10 Ways to break the COVID-19 fear cycle

It’s easy to slip into the negativity, fear, and despair when it is posted everywhere you turn. As I mentioned last week, I slipped into that mode for a bit. It was NOT productive. It is very ineffective to you and your personal performance as a designer to focus on global doom and gloom that you can’t fix.

It is much more effective to focus on what you can actually control. You CAN control how you respond during this coronavirus pandemic.

Now is the time when we you can take it upon yourself to be the much needed positive force in your work life and home.

Putting yourself in a positive headspace will allow you to perform higher and be a more valuable designer too.

Here’s 10 ways to make the shift…

  1. Counter the negative intake with some positive intake. Here’s three of my favorite books that I have read for injecting positivity into my life; Think Like a Winner, Awaken the Giant Within, and The Magic of Thinking Big.
  2. Limit your news intake by setting time limits on your news apps. Alternatively, you can limit your news intake to only reading local news. If you don’t live in an epicenter, there isn’t much good focusing on the news of the distant geographical places who have it worse.
  3. Give. I’ve delivered multiple packages of toilet paper this week to neighbors on my street who needed it. While the purpose of this was to help meet my neighbors needs, I probably benefited just as much as they did by the positive rush of energy that giving often gives back to the giver. It also took the focus off of myself for a change.
  4. Get outside and move if at all possible, and if your local authorities allow you to do so. Just a few minutes of movement and outdoor air will help give you a boost and avoid the insanity that comes with being locked up.
  5. Write down your goals. Focusing on inspirational goals helps your perception of the future take a positive shift, and also helps get your mind off of inconsequential and trivial details.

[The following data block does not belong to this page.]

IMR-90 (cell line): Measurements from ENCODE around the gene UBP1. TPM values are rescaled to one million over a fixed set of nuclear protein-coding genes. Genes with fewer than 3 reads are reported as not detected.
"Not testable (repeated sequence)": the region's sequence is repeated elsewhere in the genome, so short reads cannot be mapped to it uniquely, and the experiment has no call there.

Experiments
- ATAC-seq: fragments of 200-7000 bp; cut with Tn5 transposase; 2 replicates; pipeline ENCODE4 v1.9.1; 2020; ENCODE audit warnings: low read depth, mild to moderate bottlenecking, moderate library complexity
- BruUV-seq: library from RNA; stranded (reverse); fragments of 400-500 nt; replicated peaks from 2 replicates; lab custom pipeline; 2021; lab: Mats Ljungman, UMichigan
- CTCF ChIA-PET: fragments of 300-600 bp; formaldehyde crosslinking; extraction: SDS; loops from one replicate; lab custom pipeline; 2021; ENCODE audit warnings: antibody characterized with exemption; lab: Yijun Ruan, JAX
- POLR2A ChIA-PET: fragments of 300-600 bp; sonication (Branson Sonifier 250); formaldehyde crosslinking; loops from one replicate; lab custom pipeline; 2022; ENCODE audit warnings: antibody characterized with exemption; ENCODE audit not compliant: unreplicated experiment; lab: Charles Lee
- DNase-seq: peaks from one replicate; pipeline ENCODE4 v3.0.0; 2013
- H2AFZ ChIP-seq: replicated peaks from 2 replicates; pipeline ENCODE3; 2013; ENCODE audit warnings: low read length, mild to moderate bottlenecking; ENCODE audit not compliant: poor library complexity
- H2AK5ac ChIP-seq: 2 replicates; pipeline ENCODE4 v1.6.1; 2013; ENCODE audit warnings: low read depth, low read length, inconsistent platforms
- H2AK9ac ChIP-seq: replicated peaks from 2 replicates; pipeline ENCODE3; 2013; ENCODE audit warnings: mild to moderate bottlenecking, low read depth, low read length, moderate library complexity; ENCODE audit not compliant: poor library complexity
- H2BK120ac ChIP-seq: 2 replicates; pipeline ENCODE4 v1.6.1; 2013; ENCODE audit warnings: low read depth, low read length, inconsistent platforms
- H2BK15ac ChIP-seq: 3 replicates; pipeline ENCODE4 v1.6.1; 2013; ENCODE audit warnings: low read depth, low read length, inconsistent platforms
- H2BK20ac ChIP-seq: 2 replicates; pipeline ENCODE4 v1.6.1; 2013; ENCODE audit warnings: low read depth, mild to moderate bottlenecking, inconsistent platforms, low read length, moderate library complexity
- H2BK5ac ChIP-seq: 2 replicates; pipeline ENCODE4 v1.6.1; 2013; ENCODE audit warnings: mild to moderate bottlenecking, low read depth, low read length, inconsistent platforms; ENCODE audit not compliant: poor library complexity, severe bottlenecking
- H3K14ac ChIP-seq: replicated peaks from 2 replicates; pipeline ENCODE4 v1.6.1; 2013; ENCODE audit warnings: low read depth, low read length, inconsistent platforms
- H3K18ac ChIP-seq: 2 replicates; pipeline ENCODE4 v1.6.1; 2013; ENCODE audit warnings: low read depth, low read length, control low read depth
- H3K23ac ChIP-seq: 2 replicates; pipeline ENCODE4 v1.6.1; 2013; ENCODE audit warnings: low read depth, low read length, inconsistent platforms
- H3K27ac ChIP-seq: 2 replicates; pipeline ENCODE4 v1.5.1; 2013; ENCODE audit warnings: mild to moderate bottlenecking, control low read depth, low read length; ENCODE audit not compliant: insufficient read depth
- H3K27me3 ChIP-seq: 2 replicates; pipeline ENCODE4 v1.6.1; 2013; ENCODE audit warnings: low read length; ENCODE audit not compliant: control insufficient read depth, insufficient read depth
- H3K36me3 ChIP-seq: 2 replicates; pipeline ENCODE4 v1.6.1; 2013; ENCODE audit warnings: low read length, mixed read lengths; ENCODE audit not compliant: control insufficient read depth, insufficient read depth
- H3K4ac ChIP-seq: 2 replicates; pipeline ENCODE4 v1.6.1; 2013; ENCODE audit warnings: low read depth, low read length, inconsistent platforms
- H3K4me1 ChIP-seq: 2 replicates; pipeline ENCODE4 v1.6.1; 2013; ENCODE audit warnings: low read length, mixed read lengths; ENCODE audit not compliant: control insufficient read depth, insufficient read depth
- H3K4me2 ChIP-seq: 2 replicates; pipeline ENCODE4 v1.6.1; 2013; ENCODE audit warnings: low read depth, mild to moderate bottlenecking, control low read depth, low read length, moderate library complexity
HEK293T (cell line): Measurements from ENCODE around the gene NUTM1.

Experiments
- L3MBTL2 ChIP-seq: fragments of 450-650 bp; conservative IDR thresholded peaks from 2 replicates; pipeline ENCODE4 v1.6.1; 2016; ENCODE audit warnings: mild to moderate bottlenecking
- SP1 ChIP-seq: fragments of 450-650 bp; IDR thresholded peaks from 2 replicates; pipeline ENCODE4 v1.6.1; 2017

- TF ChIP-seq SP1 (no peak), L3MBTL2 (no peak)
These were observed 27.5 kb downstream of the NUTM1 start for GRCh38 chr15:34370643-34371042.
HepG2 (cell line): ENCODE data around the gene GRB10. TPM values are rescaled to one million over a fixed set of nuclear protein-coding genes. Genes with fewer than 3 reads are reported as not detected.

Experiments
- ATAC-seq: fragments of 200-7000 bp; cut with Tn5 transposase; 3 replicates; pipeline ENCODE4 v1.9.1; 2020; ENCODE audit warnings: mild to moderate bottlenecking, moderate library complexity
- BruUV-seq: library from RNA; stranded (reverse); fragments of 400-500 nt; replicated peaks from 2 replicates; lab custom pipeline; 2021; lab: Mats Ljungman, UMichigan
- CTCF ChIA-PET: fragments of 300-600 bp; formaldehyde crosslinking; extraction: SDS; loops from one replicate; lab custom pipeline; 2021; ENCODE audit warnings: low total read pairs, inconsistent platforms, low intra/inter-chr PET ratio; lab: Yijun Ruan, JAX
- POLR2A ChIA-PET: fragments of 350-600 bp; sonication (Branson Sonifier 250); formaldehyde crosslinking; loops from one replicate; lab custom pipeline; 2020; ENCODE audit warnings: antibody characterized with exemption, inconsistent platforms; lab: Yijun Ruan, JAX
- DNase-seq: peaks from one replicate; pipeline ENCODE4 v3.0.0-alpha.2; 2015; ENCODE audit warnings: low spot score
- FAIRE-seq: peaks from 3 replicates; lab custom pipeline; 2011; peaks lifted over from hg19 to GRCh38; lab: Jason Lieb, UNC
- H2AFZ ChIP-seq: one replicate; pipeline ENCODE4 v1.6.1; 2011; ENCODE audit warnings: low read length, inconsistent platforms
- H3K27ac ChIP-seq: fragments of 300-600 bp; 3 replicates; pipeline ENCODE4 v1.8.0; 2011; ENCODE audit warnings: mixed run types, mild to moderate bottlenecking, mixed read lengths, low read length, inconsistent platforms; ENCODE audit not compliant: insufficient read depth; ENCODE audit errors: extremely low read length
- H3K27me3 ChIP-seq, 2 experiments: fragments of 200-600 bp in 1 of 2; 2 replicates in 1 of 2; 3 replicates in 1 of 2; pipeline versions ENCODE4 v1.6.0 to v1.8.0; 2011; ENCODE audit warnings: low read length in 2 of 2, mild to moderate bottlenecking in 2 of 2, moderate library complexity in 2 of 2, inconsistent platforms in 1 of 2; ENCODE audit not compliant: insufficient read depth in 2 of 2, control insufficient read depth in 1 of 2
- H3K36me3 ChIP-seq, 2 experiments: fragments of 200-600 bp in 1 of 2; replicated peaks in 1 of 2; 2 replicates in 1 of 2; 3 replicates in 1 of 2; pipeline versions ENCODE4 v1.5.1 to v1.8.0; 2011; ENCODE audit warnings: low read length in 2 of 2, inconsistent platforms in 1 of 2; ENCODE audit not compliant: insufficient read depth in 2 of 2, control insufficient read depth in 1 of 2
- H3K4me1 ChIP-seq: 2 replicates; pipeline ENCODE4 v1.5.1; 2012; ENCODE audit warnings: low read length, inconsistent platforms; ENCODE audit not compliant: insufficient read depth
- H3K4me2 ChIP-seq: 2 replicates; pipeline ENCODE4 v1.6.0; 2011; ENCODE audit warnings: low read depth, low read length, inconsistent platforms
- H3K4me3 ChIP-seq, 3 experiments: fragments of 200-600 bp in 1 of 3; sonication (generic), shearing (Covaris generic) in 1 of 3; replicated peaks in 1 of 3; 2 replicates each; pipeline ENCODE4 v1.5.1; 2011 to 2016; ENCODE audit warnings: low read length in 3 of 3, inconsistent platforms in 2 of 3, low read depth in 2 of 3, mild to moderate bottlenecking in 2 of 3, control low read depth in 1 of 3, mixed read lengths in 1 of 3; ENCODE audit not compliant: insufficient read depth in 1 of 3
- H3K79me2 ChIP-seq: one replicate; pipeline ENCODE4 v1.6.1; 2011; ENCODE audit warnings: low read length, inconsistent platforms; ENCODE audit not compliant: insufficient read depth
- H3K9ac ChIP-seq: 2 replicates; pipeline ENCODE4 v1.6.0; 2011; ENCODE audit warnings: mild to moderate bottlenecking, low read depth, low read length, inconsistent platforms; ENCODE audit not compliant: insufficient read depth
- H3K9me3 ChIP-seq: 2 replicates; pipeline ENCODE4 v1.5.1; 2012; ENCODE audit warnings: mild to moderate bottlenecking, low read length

6. Set time limits on your social media apps or delete them from your phone altogether. Watch this TEDX talk by author Cal Newport for some motivation and courage on breaking free from the addiction of social media. I have no social media apps on my phone because I know my brain is susceptible to burning excessive time scrolling for the next dopamine hit.
  7. Take five minutes and listen to this motivational video. As the great Zig Ziglar said “People often say that motivation doesn’t last. Well, neither does bathing – that’s why we recommend it daily.” If that video doesn’t do it for you, find one that does.
  8. Write down ten things that you are grateful for. Don’t just read this bullet, but actually do it. Even though having my boys home from school has presented some new challenges, I’m thankful for the extra time in the same building as them. Gratitude is one of the most powerful emotions.
  9. Replace your commute time with a morning routine to take control of your mental state and attitude. People who are serious about high performance and their state don’t merely hope they’ll be in a peak state each day, they instead build a morning routine and priming to help ensure a peak state. Here’s a solid post and video from Tony Robbins to get you started.
  10. I haven’t talked much about my faith on my blog, but it is hard not to during a time of global crisis. I’ve been pushing into God, and reading this passage to help me deal with the added influence of fear and anxiety that a global pandemic brings.

Take action. Do the inner work so you can be the force for good and positivity that your world desperately needs right now.

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